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1st Nov


Orthopedic Manual Therapy for AC Joint Degeneration

Current literature shows that shoulder pain is second only to low back pain in its prevalence. We know that in approximately 30% of patients with shoulder pain, the joint called the AC joint between the collar bone and the top of the shoulder blade, is involved. The AC, or acromioclavicular joint is considered a typical arthritis joint, and starts to show degenerative changes early in life. Osteoarthritis in this joint is extremely prevalent, although many people affected develop stable, painless joints. Recent data have shown that almost 50% of people who have mild to moderate AC joint separations (Grade I or II), develop pain in the joint within six years after the injury.

With pain and osteoarthritis, the AC joint typically does not move well, and therefore can be excessively stressed as we move our shoulder through normal movements. When conservative management is recommended, it may include rest, activity modifications, oral analgesics and non-steroidal anti-inflammatory medications, and ice, however there is no research evidence to support such treatment long term. Cortisone injections have been reported to often produce pain relief for two hours to three months, but in 72-81% of the time have failed to achieve lasting benefits. Less is known about the effect of specific orthopedic manual therapy for non-acute AC joint disorders, as high quality research data have been lacking, although such treatment has been provided by skilled clinicians for decades.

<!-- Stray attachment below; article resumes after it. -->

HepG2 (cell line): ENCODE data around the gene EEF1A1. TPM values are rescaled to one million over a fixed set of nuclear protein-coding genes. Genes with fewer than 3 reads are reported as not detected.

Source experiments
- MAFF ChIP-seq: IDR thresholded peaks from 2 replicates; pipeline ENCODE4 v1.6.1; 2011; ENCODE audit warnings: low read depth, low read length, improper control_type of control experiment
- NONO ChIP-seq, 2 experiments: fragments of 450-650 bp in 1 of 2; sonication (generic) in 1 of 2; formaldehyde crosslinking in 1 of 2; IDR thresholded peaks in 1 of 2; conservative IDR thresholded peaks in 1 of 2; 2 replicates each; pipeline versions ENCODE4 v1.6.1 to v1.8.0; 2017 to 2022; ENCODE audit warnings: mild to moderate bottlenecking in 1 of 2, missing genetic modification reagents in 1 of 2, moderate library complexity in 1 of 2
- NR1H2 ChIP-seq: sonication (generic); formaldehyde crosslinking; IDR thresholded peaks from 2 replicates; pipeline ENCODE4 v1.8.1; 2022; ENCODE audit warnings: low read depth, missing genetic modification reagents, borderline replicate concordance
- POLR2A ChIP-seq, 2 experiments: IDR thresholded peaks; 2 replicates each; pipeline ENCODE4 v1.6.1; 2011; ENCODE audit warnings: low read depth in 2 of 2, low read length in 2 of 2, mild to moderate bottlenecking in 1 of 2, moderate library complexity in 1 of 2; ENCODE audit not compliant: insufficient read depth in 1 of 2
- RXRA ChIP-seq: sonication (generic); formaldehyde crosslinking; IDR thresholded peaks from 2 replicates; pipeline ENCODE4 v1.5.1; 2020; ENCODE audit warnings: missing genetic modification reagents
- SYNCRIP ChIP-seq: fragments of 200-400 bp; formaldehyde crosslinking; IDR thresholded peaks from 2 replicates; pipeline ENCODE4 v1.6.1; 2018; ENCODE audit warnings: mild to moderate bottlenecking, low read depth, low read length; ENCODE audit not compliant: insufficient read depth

A new well designed study was recently presented at a large national conference, that showed that orthopedic manual therapy including specific manual mobilization techniques to the AC joint followed by mobility and strengthening exercise, produce significant and meaningful improvement in pain and function after four weeks, and at six months follow-up, essentially identical to results, measured with the same instrument, reported by others following the “optimal surgical procedure”.

During rehabilitation exercise and conditioning exercise, people with AC joint pain may have the most problem with reaching all the way up, or reaching across their chest with the arm, and such motions need to be modified. The AC joint is stressed as movements are performed to their end, and therefore many traditional shoulder stretches must be avoided or performed with great care. Some people also have difficulty tolerating loaded exercises such as push-ups, resting on the elbows or dips. One large muscle covers the AC joint, namely the deltoid muscle, which can therefore provide stability to the joint. This muscle has three portions: the anterior deltoid in the front, the middle deltoid on the side, and the posterior deltoid in the back of the shoulder. These muscle fibers can be trained by e.g. reaching straight up in front with the arm, out to the side, and back and out, using free weights or e.g. a weight pulley apparatus. If there is additional weakness of the rotator cuff and stabilizing scapular (shoulder blade) muscles, these must be addressed before training the deltoid aggressively, in order to prevent abnormal shoulder mechanics and problems such as shoulder impingement.

I wish you all a wonderful Thanksgiving Holiday!

Best wishes,


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